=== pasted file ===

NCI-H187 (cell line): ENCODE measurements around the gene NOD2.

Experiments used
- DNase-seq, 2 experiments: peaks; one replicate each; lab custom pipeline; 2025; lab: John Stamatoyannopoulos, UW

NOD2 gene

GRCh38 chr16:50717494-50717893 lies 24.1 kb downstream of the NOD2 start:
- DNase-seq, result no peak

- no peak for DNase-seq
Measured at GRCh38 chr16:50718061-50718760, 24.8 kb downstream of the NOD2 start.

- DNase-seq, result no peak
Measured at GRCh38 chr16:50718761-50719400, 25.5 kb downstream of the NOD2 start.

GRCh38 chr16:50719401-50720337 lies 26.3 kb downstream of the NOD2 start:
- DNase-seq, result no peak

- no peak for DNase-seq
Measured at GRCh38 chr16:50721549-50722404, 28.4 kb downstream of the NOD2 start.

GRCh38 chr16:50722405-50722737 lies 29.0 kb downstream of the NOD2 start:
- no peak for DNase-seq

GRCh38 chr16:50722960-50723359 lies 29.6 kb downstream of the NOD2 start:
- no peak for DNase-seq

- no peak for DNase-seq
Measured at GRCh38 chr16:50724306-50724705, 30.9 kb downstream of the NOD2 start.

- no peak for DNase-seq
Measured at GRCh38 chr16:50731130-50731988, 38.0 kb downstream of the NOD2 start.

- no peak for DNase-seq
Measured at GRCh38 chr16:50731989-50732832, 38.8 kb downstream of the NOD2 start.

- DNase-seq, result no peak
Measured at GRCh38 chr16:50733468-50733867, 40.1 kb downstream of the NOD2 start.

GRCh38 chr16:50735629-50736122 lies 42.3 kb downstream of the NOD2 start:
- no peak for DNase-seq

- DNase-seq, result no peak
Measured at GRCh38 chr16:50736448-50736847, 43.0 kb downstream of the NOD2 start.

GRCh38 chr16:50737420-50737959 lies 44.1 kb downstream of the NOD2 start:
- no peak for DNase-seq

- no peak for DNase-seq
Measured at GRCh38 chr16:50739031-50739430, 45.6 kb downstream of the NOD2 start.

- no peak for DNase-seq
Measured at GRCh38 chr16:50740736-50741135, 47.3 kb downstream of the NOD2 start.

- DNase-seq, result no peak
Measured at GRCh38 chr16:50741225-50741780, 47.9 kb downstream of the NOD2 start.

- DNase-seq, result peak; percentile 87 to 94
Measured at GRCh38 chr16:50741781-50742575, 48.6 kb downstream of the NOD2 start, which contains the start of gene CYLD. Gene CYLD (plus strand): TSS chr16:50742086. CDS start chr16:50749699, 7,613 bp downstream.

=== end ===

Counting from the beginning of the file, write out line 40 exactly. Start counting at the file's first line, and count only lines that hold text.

Measured at GRCh38 chr16:50741781-50742575, 48.6 kb downstream of the NOD2 start, which contains the start of gene CYLD. Gene CYLD (plus strand): TSS chr16:50742086. CDS start chr16:50749699, 7,613 bp downstream.